Granted, the operational environment for the private hospitals sector has become a lot tougher over the past year or so. This in itself deserves a reduction in premium, but Charlie's short vision probably requires a profit warning from Ramsay in the year ahead to be proven correct.
Ironically, Charlie does think such a profit warning is forthcoming, though he doesn't mention it among his five key "bear" points.
So far, the first share price movement has definitely been in Charlie's favour, but I would argue this has been a rather easy win. Ramsay's FY17 report disappointed. Higher bond yields have weighed on domestic healthcare stocks. The share market itself has been lacklustre and directionless, with volumes low. Charlie's profile and following were always going to increase initial pressure to the downside.
I suspect some caution will remain among buyers, so probably best not to carry too high expectations for the near term. The best response from the company would be another upgrade to guidance, or the announcement of a major acquisition on favourable terms, but such scepticism-breakers simply cannot be forced.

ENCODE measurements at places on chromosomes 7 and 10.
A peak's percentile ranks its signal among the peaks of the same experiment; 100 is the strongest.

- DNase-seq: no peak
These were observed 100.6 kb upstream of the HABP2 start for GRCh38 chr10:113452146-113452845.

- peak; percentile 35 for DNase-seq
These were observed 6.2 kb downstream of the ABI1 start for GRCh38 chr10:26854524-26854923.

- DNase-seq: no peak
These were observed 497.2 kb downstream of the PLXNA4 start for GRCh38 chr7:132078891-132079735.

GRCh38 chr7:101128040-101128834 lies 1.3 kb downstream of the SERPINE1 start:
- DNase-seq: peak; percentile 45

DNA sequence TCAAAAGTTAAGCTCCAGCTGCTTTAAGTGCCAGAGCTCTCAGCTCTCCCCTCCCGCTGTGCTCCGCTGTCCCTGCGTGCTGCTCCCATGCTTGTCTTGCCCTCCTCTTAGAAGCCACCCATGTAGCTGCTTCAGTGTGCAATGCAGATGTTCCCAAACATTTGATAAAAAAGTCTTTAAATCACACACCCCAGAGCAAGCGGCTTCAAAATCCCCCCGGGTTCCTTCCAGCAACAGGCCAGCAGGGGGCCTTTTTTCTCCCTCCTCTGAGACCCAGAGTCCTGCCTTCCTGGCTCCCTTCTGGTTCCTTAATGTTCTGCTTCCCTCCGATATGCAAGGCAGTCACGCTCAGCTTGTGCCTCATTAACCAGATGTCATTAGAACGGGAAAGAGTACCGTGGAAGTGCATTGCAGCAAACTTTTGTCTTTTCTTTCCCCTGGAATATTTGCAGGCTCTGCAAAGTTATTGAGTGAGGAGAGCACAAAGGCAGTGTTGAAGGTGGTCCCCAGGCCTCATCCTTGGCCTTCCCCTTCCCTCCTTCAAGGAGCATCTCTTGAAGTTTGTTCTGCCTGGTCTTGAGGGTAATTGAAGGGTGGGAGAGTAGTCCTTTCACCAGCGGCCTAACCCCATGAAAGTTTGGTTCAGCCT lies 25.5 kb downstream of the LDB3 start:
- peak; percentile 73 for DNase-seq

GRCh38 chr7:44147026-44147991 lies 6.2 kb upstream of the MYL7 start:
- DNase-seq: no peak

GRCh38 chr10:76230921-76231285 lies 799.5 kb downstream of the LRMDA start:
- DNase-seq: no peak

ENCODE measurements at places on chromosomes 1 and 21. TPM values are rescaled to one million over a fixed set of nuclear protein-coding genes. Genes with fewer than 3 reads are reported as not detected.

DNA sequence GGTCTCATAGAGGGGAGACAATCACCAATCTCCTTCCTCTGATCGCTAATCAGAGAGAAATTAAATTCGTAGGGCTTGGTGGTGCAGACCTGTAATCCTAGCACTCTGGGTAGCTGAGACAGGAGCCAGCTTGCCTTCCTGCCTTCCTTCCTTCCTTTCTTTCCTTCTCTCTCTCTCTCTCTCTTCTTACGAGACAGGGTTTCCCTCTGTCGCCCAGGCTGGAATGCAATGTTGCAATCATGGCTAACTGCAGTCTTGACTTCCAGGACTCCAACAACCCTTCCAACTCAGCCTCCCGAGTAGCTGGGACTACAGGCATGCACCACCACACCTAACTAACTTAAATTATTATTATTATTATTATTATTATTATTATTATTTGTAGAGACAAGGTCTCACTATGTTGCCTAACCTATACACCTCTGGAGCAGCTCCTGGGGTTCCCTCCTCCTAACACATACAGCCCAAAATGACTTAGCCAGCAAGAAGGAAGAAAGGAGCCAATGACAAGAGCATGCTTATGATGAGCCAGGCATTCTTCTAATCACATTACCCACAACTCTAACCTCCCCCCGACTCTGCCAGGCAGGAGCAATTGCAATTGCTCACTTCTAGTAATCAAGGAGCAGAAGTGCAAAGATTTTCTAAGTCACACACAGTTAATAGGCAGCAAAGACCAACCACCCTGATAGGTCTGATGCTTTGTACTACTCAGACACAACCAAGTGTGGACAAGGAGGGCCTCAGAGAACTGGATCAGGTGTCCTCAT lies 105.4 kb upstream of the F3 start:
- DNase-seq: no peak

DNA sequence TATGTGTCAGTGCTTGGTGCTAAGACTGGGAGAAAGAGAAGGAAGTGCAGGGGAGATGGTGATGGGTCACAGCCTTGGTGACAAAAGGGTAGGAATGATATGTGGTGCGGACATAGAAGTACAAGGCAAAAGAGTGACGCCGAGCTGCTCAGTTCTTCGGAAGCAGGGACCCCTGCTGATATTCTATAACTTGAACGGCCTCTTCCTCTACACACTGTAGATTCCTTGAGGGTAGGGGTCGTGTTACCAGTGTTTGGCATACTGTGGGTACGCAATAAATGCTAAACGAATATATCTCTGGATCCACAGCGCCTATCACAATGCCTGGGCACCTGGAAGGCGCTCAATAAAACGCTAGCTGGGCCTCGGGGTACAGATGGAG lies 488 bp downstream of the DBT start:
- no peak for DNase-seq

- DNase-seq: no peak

In their absence, I will be awaiting management's update at the AGM, scheduled for November 16th.
Happy to ignore Charlie's early victory glowing in the meantime.
By Rudi Filapek-Vandyck, Editor FNArena (VIEW LINK)
FNArena is a supplier of financial, business and economic news, analysis and data services.
great comments ,thank you for telling it as it is
Moribund local share market? More likely an inability on the part of Australian fund managers to recognise the value that is already there. Ramsay is currently only the 89th most shorted stock on the ASX, and in my opinion if you want an example of an unappreciated stock targeted by short sellers look at Select Harvests, currently the seventh most shorted ASX stock. This is not a new thing, Select has often been a favourite punching-bag of the short sellers, but my long-standing suspicion has been that the shorters only have a vague idea as to the the real strategic value of the company.